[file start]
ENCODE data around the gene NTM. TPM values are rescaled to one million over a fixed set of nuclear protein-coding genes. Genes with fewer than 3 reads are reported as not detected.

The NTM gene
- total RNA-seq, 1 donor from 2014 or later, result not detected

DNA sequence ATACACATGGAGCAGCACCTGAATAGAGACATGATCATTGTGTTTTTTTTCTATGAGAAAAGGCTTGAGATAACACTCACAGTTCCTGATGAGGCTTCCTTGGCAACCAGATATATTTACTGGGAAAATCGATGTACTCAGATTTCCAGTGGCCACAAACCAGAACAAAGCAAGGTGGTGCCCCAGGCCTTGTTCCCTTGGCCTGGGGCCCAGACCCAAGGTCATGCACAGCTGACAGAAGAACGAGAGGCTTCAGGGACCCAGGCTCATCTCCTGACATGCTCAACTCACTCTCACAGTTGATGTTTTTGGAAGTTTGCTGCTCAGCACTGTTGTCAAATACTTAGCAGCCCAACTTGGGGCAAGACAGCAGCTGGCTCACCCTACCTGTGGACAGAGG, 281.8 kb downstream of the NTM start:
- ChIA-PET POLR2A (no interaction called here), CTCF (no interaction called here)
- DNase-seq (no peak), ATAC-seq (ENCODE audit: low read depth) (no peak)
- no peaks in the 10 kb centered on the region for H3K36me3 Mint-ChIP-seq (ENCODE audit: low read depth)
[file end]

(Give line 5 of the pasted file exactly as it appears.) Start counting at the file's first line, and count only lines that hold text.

- ChIA-PET POLR2A (no interaction called here), CTCF (no interaction called here)